It looks like the “Alien” franchise is going on ice, as the expected sequel to this year’s “Alien: Covenant” has possibly been buried by Twentieth Century Fox.
According to rumors that are now bouncing around the internet, courtesy of a BluRay.com forum user by the name of HumanMedia, “Covenant” has been shelved, and its assets sold off.
“The sequel to ‘Covenant’ was originally due to start preproduction this month in Sydney. After the box office results filming was canceled, and a warehouse storage unit full of stuff was auctioned off a few months ago. So the original plan of pumping out another quickly has definitely changed with no immediate plans for anything.”
Now, let’s get one thing straight: this is the word of an anonymous person on the internet. There’s no genuine proof behind this at all, and we can’t expect this to be on the up-and-up without solid confirmation from an official source.
That said, this is Fox we’re talking about; a company that is currently going through one of the biggest entertainment media buyouts in history. A lot of movies are going to be cancelled during the coming transitional period, and it makes sense for the “Covenant” sequel to get the axe.
Quite aside from anything else, director Ridley Scott has been very busy lately entirely reworking his movie “All the Money in the World”, in order to strip out Kevin Spacey entirely. Scott is far too busy to be focusing on the future of the “Alien” franchise right now, and without any forward momentum on the project, Disney’s executives are likely to want to re-evaluate the brand before taking it futher.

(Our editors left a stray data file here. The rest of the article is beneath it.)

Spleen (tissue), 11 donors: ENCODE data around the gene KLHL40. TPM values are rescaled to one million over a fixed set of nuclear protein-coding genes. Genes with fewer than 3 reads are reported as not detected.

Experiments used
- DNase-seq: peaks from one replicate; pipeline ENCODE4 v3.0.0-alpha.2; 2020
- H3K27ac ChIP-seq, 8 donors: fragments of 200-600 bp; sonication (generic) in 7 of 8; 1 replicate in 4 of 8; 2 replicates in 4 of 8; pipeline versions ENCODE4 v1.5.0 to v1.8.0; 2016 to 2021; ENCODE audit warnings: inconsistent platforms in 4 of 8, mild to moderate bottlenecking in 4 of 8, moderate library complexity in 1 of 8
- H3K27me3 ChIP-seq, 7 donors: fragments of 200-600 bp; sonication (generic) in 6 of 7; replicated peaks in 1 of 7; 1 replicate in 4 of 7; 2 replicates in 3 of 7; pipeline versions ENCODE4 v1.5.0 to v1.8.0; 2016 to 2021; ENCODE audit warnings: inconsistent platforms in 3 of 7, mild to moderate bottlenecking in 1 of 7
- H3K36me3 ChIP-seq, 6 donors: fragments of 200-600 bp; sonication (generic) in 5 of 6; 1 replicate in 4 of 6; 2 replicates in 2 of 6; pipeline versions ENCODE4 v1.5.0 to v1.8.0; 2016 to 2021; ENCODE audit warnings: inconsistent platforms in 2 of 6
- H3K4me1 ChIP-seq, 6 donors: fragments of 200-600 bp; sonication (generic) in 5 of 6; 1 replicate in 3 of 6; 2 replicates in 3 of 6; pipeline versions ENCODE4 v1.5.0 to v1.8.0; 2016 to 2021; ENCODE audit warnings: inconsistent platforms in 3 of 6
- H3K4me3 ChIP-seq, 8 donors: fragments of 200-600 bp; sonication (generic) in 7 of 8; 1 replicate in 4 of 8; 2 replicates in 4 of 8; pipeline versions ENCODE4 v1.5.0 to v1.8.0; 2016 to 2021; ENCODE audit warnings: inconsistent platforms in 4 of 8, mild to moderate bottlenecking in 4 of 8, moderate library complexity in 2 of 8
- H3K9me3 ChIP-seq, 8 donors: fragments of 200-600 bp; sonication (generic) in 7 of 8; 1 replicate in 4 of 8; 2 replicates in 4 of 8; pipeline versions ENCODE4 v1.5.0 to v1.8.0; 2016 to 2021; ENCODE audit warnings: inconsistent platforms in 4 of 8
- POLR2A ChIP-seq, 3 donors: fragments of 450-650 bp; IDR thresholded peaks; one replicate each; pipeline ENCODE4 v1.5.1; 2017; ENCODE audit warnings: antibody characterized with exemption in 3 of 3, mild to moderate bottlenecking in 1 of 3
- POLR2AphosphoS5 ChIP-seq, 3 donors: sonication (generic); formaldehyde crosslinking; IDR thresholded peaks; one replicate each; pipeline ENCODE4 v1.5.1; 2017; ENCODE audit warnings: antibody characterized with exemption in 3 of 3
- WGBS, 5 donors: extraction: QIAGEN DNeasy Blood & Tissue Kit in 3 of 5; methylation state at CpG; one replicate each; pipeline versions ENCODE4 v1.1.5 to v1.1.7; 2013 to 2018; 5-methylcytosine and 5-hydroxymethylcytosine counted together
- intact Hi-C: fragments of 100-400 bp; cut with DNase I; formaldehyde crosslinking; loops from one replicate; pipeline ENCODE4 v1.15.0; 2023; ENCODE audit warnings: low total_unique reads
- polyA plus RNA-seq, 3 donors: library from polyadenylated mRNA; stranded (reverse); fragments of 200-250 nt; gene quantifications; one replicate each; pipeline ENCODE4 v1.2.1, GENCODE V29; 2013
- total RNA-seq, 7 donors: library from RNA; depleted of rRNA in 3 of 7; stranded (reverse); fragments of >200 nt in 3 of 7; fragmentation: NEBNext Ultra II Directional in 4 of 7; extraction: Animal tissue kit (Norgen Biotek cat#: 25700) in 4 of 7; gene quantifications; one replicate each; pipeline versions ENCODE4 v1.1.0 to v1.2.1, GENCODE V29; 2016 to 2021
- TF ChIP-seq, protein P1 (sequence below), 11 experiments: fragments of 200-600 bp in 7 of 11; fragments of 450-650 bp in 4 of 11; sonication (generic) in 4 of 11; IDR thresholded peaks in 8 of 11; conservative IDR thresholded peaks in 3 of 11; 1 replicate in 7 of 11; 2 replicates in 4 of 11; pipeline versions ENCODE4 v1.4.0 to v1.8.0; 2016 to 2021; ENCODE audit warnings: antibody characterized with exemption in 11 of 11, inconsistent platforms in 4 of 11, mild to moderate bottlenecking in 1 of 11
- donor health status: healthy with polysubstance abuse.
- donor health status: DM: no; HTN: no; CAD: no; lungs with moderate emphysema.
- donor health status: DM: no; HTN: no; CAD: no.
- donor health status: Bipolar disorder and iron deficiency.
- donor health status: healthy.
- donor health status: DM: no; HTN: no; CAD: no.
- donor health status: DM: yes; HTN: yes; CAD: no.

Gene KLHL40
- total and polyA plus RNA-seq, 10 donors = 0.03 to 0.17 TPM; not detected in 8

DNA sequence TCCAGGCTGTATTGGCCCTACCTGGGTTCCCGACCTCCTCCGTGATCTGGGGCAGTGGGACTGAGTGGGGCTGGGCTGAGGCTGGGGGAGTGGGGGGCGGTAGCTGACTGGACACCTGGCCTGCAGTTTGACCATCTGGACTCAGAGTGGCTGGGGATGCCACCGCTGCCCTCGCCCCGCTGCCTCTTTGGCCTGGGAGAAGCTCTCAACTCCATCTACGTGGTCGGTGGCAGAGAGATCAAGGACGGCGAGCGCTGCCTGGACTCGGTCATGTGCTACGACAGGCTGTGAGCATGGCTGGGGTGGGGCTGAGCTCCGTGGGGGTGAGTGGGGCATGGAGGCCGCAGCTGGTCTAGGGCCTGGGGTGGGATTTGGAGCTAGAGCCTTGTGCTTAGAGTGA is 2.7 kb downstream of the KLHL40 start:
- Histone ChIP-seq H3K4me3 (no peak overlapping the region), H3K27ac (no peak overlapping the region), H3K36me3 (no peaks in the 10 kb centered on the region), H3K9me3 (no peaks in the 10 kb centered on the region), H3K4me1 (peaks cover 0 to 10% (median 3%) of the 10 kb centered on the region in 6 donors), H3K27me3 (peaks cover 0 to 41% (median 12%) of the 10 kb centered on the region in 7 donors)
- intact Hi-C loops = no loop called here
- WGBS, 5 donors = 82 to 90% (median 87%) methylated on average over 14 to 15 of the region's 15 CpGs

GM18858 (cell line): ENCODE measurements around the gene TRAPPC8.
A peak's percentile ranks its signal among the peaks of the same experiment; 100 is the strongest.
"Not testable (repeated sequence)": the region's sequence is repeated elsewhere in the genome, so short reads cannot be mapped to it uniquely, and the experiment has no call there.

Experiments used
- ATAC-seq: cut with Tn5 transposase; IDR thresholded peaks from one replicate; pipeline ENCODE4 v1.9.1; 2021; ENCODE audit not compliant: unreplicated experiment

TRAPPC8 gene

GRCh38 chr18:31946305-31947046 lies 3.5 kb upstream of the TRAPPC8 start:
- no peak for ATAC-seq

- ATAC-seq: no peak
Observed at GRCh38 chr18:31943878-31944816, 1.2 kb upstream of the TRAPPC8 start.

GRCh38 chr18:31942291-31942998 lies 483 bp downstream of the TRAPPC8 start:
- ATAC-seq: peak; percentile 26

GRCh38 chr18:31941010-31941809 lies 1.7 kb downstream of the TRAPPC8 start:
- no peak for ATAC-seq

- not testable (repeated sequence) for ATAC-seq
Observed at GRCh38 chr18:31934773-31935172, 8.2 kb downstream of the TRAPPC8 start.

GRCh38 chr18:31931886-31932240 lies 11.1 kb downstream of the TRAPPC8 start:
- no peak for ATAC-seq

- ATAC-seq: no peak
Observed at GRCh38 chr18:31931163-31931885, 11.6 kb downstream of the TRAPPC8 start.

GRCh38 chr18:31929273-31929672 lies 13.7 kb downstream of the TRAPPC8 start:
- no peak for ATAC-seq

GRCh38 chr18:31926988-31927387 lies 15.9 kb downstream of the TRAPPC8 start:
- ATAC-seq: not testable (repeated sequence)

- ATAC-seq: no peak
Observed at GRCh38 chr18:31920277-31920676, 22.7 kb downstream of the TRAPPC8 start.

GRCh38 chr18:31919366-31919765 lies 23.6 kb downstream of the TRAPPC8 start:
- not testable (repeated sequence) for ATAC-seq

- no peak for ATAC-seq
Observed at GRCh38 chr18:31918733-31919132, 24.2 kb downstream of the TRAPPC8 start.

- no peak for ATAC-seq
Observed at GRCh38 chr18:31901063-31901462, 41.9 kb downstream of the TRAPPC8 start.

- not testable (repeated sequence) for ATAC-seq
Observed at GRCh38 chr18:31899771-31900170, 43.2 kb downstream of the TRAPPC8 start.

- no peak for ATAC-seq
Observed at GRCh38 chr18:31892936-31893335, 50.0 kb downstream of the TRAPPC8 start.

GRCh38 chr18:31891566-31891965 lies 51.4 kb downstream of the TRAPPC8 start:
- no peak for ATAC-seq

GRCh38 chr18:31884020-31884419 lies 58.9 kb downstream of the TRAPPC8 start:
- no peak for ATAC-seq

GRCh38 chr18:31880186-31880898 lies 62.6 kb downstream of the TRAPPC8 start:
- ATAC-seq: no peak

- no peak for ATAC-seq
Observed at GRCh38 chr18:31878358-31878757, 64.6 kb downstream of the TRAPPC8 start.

This is for the best. While Scott cannot be praised enough for his decision to make “All the Money in the World” free from any problematic sexual abuse allegations, it’s hard to say that his recent work on the “Alien” franchise has been up to par.
The director has talked about wanting to “churn out” movies in the franchise endlessly, and has announced that he hopes to move the series away from the titular alien xenomorphs to instead focus on his evil robot David, played by Michael Fassbender.
While “Prometheus” and “Covenant” both have their fans, it’s hard to claim that they’re particularly focused movies. Both films seem to be made up of two different storylines that are meshed together, as Scott attempts to use the “Alien” brand name as a Trojan Horse to get his David movies into theaters.
Maybe the best solution for the “Alien” series is a few years of cooling-off time, before a new, fresh director comes in and attempts to revitalize it.
Meanwhile, by all means, Scott should be allowed to carry on making “Prometheus” films for those fans that enjoy them, but let’s stop needlessly attaching the “Alien” brand to the saga. This should be its own thing, and the movies would probably be far better received if Scott wasn’t trying to muddy the waters by appealing to a nostalgia crowd that isn’t interested in robot stories that are mired in Christian symbolism.
If the sequel to “Alien: Covenant” is cancelled, it’ll be the best thing for the series as a whole. Sometimes, a little breathing room goes a long way to clearing out all of the frustration and disappointment that audiences face when a movie fails to live up to expectations.